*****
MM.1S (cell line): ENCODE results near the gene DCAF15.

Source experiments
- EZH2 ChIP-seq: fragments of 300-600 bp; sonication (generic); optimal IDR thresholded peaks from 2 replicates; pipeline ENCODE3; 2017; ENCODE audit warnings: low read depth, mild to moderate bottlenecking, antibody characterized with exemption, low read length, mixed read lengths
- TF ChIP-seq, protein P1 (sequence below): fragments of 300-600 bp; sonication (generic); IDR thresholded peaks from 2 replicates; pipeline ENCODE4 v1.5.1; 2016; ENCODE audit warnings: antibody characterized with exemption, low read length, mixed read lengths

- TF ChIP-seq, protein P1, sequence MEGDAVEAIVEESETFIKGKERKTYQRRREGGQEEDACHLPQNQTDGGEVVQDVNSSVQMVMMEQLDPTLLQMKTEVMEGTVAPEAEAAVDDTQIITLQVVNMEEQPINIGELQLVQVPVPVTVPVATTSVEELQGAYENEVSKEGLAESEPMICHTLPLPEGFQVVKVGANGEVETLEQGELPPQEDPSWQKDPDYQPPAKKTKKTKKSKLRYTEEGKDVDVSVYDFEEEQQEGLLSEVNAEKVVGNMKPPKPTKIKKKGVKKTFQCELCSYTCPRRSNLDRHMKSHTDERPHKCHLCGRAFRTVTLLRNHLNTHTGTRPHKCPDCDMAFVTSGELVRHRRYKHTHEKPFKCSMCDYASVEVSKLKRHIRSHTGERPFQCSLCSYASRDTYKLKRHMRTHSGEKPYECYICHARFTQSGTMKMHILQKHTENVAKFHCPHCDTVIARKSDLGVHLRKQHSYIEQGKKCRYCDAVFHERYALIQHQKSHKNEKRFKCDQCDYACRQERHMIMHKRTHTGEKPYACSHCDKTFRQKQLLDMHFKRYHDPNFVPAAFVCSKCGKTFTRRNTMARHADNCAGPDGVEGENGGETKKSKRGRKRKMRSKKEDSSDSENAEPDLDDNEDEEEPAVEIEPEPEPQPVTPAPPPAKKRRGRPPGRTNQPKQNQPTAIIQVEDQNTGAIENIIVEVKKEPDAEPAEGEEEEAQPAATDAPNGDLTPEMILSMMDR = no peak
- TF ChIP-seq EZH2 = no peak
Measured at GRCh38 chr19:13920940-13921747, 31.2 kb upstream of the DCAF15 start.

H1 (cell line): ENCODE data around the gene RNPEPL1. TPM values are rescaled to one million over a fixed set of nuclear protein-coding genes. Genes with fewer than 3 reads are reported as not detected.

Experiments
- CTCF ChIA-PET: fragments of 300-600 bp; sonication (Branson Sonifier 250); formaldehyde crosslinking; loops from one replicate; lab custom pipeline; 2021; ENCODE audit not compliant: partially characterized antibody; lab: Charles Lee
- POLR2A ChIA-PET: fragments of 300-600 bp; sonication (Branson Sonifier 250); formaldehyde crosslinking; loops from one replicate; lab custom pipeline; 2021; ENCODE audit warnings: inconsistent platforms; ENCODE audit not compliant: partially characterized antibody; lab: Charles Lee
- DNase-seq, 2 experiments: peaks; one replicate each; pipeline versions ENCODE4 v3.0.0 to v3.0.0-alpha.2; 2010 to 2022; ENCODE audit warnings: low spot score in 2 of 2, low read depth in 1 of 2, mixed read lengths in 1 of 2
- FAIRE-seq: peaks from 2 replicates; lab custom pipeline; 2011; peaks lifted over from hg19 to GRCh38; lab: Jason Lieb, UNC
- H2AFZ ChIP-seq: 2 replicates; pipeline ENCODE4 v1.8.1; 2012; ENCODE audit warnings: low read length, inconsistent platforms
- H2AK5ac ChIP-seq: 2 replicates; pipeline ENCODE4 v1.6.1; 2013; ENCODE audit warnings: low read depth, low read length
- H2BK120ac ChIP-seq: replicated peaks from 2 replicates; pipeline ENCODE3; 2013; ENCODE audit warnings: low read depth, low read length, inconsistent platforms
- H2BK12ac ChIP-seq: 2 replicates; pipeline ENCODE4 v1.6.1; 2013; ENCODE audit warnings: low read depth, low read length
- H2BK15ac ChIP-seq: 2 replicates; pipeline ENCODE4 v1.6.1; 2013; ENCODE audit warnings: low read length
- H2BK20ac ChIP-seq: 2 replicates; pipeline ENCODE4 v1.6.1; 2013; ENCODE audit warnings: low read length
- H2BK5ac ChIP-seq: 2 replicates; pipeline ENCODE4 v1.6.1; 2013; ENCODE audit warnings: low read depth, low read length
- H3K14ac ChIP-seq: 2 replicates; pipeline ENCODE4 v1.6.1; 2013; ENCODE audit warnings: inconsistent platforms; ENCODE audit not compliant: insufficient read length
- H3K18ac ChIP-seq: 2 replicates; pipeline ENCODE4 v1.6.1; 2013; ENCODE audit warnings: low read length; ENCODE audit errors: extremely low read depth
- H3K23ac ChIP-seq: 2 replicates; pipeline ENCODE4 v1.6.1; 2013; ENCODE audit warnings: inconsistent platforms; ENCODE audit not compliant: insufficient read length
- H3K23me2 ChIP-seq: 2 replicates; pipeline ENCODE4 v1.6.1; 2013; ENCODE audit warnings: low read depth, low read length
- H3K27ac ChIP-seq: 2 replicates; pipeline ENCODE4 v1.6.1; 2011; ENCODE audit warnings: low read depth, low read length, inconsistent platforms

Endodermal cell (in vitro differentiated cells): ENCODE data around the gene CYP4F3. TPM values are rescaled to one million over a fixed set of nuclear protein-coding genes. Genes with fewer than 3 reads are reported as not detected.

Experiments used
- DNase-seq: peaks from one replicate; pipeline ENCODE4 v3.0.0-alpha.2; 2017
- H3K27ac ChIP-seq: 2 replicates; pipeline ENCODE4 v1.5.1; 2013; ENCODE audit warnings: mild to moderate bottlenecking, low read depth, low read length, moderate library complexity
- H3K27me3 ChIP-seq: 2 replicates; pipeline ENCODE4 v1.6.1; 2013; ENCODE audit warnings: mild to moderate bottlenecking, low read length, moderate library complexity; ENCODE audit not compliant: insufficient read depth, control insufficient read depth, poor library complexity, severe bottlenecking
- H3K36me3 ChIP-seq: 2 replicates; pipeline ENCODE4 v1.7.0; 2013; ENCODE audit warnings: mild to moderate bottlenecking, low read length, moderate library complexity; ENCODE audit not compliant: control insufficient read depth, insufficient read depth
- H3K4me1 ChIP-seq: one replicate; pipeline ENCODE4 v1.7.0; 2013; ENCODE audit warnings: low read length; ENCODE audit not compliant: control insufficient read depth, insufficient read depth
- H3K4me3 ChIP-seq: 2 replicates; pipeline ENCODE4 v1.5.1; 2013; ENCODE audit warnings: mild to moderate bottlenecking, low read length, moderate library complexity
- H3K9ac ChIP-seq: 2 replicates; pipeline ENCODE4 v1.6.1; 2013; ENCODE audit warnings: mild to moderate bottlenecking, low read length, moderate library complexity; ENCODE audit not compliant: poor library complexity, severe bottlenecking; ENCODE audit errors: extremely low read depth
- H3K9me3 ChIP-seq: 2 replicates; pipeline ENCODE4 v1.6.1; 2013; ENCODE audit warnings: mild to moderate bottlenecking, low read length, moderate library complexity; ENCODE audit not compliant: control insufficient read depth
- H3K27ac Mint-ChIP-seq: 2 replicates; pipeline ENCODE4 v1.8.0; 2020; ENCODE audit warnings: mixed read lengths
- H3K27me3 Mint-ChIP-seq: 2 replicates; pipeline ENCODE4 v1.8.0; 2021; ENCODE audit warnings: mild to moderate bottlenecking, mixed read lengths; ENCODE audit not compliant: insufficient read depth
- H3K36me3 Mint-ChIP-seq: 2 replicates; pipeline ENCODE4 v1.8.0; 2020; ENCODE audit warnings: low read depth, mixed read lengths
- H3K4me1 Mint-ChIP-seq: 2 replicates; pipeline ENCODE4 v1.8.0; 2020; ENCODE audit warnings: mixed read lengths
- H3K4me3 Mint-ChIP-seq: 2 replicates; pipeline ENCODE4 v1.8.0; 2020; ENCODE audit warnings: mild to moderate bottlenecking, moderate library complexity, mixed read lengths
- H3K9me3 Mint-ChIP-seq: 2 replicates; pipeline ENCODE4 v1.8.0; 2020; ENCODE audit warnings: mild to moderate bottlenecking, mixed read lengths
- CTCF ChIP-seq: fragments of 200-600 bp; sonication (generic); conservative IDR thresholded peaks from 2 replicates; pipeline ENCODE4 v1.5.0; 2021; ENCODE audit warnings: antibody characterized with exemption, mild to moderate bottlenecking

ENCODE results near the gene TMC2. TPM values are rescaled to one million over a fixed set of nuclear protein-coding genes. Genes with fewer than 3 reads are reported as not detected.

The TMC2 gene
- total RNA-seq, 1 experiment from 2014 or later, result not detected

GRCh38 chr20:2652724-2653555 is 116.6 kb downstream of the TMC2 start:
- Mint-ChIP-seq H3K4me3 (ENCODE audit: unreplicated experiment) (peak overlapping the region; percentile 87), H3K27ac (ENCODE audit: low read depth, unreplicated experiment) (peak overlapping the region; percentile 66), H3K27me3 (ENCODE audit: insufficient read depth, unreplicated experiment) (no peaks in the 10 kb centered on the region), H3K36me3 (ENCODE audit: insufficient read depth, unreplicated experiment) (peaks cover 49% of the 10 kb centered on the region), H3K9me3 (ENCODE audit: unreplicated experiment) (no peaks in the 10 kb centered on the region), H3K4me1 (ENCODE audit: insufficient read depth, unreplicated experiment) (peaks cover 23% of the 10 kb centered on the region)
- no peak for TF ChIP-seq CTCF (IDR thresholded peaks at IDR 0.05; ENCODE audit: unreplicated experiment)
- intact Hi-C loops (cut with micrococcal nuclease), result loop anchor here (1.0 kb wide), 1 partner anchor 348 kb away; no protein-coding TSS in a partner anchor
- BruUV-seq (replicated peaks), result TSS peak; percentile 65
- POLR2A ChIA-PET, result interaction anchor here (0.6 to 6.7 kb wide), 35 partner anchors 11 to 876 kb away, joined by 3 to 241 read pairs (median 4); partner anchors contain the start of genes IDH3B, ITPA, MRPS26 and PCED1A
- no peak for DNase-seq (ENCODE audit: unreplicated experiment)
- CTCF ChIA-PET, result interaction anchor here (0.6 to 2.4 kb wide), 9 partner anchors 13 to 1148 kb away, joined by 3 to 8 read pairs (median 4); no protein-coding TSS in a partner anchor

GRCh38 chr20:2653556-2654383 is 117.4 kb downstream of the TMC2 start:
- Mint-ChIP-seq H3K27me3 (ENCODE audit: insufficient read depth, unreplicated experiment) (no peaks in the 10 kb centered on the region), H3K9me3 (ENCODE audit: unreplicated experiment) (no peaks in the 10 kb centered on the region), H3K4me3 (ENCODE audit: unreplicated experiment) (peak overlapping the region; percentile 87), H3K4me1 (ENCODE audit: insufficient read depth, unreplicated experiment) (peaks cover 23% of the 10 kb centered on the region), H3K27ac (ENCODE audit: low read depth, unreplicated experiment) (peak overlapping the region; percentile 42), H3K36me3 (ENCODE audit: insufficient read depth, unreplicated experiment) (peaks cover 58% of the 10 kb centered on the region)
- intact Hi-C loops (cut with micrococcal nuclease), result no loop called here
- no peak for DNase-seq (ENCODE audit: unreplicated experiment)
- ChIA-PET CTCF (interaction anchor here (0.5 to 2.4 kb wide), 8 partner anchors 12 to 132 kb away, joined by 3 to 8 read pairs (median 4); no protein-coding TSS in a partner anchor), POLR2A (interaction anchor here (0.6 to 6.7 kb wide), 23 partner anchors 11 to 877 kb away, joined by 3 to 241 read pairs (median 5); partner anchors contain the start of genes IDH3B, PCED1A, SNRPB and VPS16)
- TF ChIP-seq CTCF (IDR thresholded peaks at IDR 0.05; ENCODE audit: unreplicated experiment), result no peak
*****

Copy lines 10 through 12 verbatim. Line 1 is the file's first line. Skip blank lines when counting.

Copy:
- CTCF ChIA-PET: fragments of 300-600 bp; sonication (Branson Sonifier 250); formaldehyde crosslinking; loops from one replicate; lab custom pipeline; 2021; ENCODE audit not compliant: partially characterized antibody; lab: Charles Lee
- POLR2A ChIA-PET: fragments of 300-600 bp; sonication (Branson Sonifier 250); formaldehyde crosslinking; loops from one replicate; lab custom pipeline; 2021; ENCODE audit warnings: inconsistent platforms; ENCODE audit not compliant: partially characterized antibody; lab: Charles Lee
- DNase-seq, 2 experiments: peaks; one replicate each; pipeline versions ENCODE4 v3.0.0 to v3.0.0-alpha.2; 2010 to 2022; ENCODE audit warnings: low spot score in 2 of 2, low read depth in 1 of 2, mixed read lengths in 1 of 2